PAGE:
A When I started as a young secondary teacher, I remember feeling totally unprepared for dealing with older aggressive pupils in a school that had no policy or systems for managing behaviour and where every teacher was expected to cope on their own: to admit to having problems with a pupil or group was a sign of weakness and failure. Thankfully, most schools recognise the need for positive and collaborative cultures where staff, parents and pupils work together.
Your first step is to share your concerns with colleagues and be wary of going it alone. Consult your head of year or pastoral care head and check out whether other staff have had the same difficulties with this pupil, if there is any history of aggression, including what worked before to reduce it. In the unlikely event that this is out of the blue, keep a sense of perspective and try not to take this personally - you don't have to be liked by all pupils to be an effective teacher, and sometimes adults evoke strong emotions in youngsters through no fault of their own.
A decision could be made to involve a behaviour support team or educational psychologist for advice. Following classroom observations, some trigger points might be identified which appear to precipitate the pupil's hostility.
It is always worth asking what appears to lead up to unwanted behaviour patterns, what characterises interactions between staff and pupil, and what responses or consequences follow any given episode.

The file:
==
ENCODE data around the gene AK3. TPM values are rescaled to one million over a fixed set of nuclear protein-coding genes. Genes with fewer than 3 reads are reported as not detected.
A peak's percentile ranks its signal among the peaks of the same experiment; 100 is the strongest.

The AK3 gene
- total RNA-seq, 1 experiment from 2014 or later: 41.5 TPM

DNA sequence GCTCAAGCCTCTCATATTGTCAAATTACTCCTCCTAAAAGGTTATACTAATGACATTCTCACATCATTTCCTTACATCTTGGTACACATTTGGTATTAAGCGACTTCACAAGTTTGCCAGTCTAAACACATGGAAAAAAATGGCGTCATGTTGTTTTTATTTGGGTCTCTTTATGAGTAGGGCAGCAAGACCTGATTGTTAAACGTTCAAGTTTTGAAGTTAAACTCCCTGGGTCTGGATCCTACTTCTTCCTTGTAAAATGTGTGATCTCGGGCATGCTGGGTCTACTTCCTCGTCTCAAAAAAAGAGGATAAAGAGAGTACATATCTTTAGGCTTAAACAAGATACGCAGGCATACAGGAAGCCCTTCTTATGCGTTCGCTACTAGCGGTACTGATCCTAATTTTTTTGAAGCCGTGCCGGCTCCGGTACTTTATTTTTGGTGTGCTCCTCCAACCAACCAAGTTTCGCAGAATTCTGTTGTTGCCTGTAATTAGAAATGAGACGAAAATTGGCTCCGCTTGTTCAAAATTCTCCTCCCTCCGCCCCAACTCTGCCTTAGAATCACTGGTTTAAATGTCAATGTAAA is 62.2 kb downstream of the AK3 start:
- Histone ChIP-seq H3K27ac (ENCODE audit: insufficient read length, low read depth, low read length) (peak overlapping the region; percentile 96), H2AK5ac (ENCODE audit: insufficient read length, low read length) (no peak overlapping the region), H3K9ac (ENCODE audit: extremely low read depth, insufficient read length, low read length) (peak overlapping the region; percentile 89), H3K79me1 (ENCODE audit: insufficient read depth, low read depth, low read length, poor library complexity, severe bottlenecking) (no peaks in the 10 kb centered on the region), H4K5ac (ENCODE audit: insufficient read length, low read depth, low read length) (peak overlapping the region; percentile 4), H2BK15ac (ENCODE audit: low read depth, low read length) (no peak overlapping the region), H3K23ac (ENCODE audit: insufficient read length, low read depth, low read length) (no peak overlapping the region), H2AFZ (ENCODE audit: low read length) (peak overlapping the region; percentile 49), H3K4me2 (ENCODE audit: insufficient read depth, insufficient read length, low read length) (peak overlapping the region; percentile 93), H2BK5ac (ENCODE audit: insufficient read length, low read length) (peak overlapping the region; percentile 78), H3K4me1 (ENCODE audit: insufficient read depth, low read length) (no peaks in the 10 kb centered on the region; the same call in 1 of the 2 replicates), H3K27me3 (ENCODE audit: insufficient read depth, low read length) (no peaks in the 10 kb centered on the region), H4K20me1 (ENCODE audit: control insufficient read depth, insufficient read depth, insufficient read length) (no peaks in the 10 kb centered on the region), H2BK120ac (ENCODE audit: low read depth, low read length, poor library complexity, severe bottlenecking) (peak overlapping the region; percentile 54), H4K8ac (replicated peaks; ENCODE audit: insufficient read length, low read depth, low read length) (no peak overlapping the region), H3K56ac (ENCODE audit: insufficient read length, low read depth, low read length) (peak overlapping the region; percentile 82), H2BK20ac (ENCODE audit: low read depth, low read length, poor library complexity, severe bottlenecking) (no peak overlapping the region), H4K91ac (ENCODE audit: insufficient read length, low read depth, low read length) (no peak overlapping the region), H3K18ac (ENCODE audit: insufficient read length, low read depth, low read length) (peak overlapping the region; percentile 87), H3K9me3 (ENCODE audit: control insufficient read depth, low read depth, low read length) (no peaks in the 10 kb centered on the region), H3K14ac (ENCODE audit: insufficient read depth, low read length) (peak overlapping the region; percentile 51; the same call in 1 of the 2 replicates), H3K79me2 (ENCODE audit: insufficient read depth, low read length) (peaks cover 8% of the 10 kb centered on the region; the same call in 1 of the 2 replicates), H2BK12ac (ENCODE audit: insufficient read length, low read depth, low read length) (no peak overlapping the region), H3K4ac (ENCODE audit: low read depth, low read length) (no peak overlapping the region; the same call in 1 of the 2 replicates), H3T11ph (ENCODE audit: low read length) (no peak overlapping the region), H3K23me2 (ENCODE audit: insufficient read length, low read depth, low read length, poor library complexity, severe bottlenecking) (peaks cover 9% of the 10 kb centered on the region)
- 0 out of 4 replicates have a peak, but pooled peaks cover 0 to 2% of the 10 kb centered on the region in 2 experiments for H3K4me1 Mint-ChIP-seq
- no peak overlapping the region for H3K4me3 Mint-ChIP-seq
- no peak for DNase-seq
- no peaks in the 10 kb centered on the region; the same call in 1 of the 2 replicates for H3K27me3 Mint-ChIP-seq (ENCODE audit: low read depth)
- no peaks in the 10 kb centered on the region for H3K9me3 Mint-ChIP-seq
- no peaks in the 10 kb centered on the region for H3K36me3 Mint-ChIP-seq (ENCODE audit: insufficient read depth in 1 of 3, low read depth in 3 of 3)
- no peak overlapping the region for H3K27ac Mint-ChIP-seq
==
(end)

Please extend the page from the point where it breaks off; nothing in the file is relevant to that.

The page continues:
At some point a senior colleague will need to sit down with this pupil to discuss concerns openly. If the behaviour really is as threatening as you describe, then ask yourself why you would not want the parents or carers or other outside agencies to be aware of the situation - you may have someone dangerous in your midst. This is where a school's behaviour policy and discipline framework must be the point of reference for all concerned. This will provide an objective perspective on what is permitted and acceptable between pupils and staff.
Think clearly about the specific nature of this individual's negativity towards you and draw boundaries and guidelines, written down as a form of contract between the school and the pupil. This will include what strategies the pupil will use (for example, time-out, relaxation, visualisation), consequences of breaking the agreement, and how positive change will be recognised and celebrated.